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Allocating International Responsibility Between Member States and International Organisations

By: Nikolaos Voulgaris
Media of Allocating International Responsibility Between Member States and International Organisations
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Published: 16-05-2019
Format: EPUB eBook (?)
Edition: 1st
Extent: 264
ISBN: 9781509925735
Imprint: Hart Publishing
Series: Studies in International Law
RRP: £75.60
Online price : £68.04
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Loren Epson

About Allocating International Responsibility Between Member States and International Organisations

The ever-growing interaction between member States and international organisations results, all too often, in situations of non-conformity with international law (eg peacekeeping operations, international economic adjustment programmes, counter-terrorism sanctions). Seven years after the finalisation of the International Law Commission's Articles on the Responsibility of International Organisations (ARIO), international law on the allocation of international responsibility between these actors still remains unsettled. The confusion around the nature and normative calibre of the relevant rules, the paucity of relevant international practice supporting them and the lack of a clear and principled framework for their elaboration impairs their application and restricts their ability to act as effective regulatory formulas.

This study aims to offer doctrinal clarity in this area of law and purports to serve as a point of reference for all those with a vested interest in the topic. For the first time since the publication of the ARIO, all international responsibility issues dealing with interactions between member States and international organisations are put together in one book under a common approach. Structured around a systematisation of the interactions between these actors, the study provides an analytical framework for the regulation of indirect responsibility scenarios. Based on the ideas of the intellectual fathers of international law, such as Scelle's 'dédoublement fonctionnel' theory and Ago's 'derivative responsibility' model, the book employs old ideas to add original argumentation to a topic that has been dealt with extensively by recent commentators.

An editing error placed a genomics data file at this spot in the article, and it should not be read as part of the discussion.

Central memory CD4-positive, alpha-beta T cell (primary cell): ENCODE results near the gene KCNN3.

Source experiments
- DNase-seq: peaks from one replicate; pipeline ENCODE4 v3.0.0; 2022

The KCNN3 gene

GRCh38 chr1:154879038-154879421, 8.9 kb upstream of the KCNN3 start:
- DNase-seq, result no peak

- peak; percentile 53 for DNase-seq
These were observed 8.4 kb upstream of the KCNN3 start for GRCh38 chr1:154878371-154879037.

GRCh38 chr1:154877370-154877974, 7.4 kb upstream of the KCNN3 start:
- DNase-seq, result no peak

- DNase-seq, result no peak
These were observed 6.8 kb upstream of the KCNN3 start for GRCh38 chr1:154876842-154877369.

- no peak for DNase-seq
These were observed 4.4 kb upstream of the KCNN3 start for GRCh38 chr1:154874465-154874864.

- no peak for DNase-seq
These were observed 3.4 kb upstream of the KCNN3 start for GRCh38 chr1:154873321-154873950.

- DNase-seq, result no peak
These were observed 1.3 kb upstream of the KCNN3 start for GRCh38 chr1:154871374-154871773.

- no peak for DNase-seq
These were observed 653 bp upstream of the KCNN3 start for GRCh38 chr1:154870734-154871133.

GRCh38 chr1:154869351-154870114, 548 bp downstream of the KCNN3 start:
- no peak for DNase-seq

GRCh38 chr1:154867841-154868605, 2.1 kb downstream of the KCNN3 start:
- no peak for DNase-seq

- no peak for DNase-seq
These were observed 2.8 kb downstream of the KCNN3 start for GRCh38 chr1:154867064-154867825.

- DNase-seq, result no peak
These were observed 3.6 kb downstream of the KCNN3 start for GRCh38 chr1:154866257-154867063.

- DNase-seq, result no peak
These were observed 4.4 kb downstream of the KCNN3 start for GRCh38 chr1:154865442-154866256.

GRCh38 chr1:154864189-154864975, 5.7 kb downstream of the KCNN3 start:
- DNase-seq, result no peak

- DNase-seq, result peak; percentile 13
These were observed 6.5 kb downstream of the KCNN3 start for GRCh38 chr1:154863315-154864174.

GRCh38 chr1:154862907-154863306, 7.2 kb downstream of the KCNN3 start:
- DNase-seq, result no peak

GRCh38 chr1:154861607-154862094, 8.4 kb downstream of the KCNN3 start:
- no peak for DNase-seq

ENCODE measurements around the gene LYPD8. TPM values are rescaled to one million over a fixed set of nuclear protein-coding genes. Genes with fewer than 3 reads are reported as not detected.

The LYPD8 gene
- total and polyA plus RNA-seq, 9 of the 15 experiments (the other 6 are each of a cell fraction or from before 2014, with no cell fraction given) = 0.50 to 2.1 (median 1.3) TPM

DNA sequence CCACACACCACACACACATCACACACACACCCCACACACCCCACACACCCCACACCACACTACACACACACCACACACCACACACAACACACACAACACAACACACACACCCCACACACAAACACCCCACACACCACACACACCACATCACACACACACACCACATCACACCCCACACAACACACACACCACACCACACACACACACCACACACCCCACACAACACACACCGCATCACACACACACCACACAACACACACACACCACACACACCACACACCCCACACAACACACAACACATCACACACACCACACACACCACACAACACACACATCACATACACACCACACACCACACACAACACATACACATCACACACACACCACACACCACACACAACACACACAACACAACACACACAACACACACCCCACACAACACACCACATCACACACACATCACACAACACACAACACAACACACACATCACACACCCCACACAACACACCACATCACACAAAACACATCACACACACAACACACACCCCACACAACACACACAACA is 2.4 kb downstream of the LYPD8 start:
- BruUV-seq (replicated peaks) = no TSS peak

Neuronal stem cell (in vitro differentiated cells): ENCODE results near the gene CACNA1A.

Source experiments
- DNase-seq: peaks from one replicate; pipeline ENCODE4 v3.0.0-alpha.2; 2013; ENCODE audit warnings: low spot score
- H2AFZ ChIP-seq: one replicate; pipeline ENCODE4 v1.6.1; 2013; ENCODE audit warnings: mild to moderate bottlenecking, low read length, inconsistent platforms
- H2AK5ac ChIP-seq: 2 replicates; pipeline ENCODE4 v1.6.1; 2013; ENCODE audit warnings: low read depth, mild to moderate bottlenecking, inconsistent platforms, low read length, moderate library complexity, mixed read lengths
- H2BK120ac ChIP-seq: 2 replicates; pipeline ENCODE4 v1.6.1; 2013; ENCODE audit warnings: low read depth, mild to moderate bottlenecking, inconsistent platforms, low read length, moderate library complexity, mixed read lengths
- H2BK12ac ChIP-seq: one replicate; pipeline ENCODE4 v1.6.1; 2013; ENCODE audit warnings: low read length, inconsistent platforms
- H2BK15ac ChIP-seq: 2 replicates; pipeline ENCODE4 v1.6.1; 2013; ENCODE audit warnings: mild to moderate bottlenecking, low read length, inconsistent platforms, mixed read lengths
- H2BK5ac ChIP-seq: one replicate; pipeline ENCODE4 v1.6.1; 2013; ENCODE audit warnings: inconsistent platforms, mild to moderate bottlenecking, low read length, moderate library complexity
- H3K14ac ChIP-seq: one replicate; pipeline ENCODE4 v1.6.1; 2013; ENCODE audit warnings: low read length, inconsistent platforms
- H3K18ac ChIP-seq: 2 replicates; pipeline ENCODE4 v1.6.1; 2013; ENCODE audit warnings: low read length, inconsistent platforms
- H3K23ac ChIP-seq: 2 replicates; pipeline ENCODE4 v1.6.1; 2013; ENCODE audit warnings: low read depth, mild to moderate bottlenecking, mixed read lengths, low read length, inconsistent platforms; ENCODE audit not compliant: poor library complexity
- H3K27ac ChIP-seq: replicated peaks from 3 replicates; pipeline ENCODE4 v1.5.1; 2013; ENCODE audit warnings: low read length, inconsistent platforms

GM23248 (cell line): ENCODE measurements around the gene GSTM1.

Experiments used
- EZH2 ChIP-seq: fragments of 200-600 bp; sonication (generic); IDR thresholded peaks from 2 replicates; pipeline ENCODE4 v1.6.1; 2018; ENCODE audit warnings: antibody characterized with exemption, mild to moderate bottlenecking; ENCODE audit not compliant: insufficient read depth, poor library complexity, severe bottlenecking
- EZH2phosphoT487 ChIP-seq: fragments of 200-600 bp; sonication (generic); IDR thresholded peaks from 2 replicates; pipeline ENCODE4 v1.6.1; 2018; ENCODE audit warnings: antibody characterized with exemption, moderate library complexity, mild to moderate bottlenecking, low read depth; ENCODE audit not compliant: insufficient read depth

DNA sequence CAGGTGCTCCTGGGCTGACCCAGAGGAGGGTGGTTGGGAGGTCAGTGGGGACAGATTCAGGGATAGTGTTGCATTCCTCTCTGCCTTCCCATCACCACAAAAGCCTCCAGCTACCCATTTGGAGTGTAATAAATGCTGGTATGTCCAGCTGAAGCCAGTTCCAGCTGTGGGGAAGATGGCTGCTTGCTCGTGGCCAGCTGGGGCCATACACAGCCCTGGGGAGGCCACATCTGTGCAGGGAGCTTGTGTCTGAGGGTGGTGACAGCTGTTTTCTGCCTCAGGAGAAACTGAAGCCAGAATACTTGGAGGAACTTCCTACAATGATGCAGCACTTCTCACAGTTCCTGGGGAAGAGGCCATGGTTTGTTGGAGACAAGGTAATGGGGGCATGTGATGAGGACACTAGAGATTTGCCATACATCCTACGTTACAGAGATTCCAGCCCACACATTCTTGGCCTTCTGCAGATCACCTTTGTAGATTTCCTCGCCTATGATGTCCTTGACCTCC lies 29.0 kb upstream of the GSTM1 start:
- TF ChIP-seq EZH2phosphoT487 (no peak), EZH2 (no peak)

Table Of Contents

1. Introduction
I. Introduction
II. Interaction Between International Organisation and Member States
III. A Description of the Problem
IV. Addressing the Problem
2. The Function and Nature of International Responsibility
I. Introduction
II. Function of International Responsibility: 'No Responsibility, No Law'
III. International Responsibility and the Subjects of International Law
IV. Nature of International Responsibility
V. Conclusion

PART I
MEMBER STATE-INTERNATIONAL ORGANISATION INTERACTION ON THE BASIS OF THE PARTICULAR MEMBER
STATE-INTERNATIONAL ORGANISATION RELATIONSHIP
3. Reassessing the Particular Member State-International Organisation Relationship
I. Introduction
II. Relationship from an Inside-out Perspective: States in an Organisational Setting
III. Relationship from an Outside-in Perspective: Ramifications of the International Organisation's Legal Personality
IV. Exceptions to the 'Exclusive International Organisation Responsibility' Rule
V. Conclusion

PART II
MEMBER STATE-INTERNATIONAL ORGANISATION INTERACTION AS INDEPENDENT SUBJECTS
OF INTERNATIONAL LAW
4. The Applicable Responsibility Models
I. Introduction
II. Direct Responsibility: Responsibility in Connection with Own Conduct
III. Indirect Responsibility: Responsibility in Connection with the Conduct of Another
IV. Conclusion
5. Circumvention of Obligations through Member States
I. Introduction
II. ARIO, Article 17(1) and the Derivative Responsibility Model
III. ARIO, Article 17(2) and the Complicity Model
IV. Conclusion
6. Circumvention of Obligations through the International Organisation
I. Introduction
II. A Legal Analysis of ARIO, Article 61
III. ECtHR Case Law and Article 61: A Relationship Lost in Causation
IV. Conclusion

PART III
INTERACTIONS INTERTWINED
7. Responsibility at the Decision-making Level
I. Introduction
II. Control from Within/Derivative Responsibility
III. ARIO, Article 58(2): Aid or Assistance
IV. Conclusion
8. Concluding Remarks

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